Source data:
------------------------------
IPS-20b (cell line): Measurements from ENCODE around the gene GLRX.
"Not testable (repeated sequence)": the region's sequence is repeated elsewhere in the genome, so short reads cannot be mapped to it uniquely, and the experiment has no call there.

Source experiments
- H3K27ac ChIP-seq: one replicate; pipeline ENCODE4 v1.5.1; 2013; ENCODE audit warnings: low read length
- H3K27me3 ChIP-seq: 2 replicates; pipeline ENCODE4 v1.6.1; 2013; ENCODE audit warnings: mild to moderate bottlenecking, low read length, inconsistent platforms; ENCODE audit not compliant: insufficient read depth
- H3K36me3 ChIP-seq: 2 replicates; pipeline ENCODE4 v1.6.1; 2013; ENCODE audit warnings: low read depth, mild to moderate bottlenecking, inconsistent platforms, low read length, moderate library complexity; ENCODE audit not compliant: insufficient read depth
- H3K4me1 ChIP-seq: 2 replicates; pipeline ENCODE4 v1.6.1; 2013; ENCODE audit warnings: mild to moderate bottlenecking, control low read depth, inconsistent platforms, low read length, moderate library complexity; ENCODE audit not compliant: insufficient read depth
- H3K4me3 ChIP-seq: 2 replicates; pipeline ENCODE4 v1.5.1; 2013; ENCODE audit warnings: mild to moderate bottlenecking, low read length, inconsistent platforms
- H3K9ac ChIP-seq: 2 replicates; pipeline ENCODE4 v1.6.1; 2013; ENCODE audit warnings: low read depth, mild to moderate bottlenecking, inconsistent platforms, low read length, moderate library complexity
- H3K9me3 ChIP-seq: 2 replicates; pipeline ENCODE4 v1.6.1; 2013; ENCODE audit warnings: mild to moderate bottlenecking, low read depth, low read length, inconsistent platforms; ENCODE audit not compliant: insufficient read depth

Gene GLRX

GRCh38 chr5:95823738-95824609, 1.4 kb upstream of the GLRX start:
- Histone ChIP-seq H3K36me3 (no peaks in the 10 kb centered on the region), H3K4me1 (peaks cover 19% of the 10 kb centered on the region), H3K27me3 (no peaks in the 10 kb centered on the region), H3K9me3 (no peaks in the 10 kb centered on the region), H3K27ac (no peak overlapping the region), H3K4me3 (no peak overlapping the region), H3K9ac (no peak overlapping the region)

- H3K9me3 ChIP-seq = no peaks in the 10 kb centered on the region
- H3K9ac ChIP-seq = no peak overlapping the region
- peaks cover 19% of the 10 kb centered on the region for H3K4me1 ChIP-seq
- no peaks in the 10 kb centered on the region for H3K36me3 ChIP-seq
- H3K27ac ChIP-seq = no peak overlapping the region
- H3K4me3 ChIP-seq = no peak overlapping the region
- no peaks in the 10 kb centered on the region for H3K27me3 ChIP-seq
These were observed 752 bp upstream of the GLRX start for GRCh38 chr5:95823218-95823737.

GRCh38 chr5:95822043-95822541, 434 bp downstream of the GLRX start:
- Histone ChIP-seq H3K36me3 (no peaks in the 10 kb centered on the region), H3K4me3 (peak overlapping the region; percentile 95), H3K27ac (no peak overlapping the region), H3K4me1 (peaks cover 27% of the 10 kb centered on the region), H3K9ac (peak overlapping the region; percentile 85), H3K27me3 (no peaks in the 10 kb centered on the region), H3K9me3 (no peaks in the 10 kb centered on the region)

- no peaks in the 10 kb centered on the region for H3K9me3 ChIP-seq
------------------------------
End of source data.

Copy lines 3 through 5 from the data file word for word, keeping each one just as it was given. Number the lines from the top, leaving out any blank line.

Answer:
Source experiments
- H3K27ac ChIP-seq: one replicate; pipeline ENCODE4 v1.5.1; 2013; ENCODE audit warnings: low read length
- H3K27me3 ChIP-seq: 2 replicates; pipeline ENCODE4 v1.6.1; 2013; ENCODE audit warnings: mild to moderate bottlenecking, low read length, inconsistent platforms; ENCODE audit not compliant: insufficient read depth